Cyclones in Myanmar, and an oppressive dictatorship digs in its isolationist heels before finally beginning to accept international aid. Earthquakes in China. Earthquakes in Illinois last month?! Florida and California wildfires every time we turn around. Devastating storms last week in Oklahoma, Georgia, … heck …find me a state in the past three years that hasn’t faced billion-dollar damages due to extreme environmental conditions. Again and again we’re faced with questions about the climate, the global infrastructure, and humanity’s ability to sustain itself on a planet that we’ve wrecked, like a teenager treats his bedroom.
Is the writing on the wall?
I was teaching my students a few things last week about ancient Aztec culture, specifically the complex glyphs or picture-writing system they used to record their history, laws and religious ideas. Not surprisingly, a couple of my junior high kids asked if I thought the world was going to end in 2012, the last year accounted for on the Mayan calendar (and probably the Aztec one also, though I’m too lazy and rushed to look it up at the moment). It was the first time the question had been posed to me by anyone, child or adult. I responded that I did, in fact, think something huge for the entire world would happen in 2012. It’s been an idea circulating among “pagan prophecy” buffs at least since Erich von Daniken’s 1968 bestseller Chariots of the Gods. I think I was in junior high myself –and therefore ripe for the picking with regard to sensationalist ideas– when I stumbled upon this book. Plus there was also a film version, awhile after the book’s release, which caught my imagination even more.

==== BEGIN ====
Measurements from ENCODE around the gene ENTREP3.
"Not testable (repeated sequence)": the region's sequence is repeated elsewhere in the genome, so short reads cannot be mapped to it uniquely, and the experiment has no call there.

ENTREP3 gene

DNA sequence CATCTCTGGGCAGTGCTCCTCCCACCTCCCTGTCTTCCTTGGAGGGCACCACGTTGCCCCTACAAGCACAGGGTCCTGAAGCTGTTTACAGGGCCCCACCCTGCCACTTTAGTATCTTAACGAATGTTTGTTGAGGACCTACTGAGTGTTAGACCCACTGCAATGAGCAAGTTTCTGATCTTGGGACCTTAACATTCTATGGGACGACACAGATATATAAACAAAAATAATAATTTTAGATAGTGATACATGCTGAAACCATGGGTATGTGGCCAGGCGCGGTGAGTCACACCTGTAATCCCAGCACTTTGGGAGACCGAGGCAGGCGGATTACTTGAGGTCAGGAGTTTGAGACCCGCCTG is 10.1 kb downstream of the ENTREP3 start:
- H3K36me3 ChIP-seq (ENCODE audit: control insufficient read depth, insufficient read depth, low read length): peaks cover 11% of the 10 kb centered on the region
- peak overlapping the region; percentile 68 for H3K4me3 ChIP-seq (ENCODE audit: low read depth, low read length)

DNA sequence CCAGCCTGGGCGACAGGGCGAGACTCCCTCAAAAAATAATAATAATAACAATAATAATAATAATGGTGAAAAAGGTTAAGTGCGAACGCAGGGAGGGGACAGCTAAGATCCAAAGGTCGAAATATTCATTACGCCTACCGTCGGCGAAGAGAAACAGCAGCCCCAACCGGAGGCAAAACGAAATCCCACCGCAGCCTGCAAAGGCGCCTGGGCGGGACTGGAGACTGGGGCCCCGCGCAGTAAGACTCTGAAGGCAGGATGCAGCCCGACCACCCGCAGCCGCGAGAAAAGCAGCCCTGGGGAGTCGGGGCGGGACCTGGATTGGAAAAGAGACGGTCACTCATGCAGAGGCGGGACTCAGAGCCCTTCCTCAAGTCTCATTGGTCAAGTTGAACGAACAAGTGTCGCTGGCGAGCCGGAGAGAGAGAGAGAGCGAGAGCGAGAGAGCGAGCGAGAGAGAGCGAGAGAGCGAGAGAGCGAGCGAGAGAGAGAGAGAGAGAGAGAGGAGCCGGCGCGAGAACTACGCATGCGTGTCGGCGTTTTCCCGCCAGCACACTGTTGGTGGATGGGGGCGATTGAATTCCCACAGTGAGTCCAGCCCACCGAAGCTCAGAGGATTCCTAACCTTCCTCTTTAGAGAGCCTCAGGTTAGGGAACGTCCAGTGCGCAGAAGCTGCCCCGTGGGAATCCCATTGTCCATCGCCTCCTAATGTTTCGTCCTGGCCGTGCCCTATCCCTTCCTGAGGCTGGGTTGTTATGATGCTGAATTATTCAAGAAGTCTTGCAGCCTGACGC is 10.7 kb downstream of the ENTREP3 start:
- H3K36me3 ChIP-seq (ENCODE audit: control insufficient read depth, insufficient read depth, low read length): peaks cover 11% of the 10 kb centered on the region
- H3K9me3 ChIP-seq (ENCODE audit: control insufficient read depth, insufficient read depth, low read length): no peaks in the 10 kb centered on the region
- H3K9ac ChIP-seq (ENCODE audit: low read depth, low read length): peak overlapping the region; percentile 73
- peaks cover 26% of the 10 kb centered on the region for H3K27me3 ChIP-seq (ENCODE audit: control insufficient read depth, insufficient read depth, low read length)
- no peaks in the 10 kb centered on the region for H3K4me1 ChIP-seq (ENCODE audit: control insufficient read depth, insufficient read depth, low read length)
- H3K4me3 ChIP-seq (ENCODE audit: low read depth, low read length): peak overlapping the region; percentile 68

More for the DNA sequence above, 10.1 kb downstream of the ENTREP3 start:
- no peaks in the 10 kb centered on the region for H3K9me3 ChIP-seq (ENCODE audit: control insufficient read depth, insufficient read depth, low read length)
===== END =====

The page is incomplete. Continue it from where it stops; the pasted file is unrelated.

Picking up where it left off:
So despite all rational argument and education to the contrary, I’ve still gone through the past thirty or so years with a vague but noncommittal sense that yes, I would be around to see the end of the world in around 2011 or 2012… despite Jesus’ assurance that we would not know the time or the place of his return, nor of the Apocalypse or Armageddon (not words Jesus himself used, by the way… one reason I take most attempts to interpret John’s Revelation with a grain of salt, because it didn’t seem to be much of a concern for the Son of God when he walked among us).
Yes, I believe I will be here to hear the fat lady sing. It’s an interesting stance to take, precisely because it can’t be proven or disproven until that dreaded/long-awaited target year arrives. It’s fun– in a weird, dark kind of way that only twisted minds like mine can understand– to let that anticipation build as if there’s some kind of grand fireworks display on the way, which I will be priveleged to see firsthand. (Never mind the grinding and gnashing of teeth and the Left Behind and all of that… rapture or no rapture, I don’t believe Yahweh is looking to judge and test and hurt those who willingly choose to follow Him… and He might not even allow those who don’t follow Him to be lost forever. He’s that merciful.)
I know it’s nearly impossible to reconcile these two worldviews (the “pagan” and the Christian, the predictive/magical and the “don’t worry about tomorrow” pragmatism of Christ’s own advice). Nevertheless, whenever things get real messy — either politically or environmentally — I can’t help but experience a moment of both thrill and mild terror, thinking, “This is it! Isn’t it? Wait, let’s look for the signs…” And then I look, checking off items on some unwritten mental list that has no clear qualifications for what IS a sign and what IS NOT. Silly, I know. But probably harmless.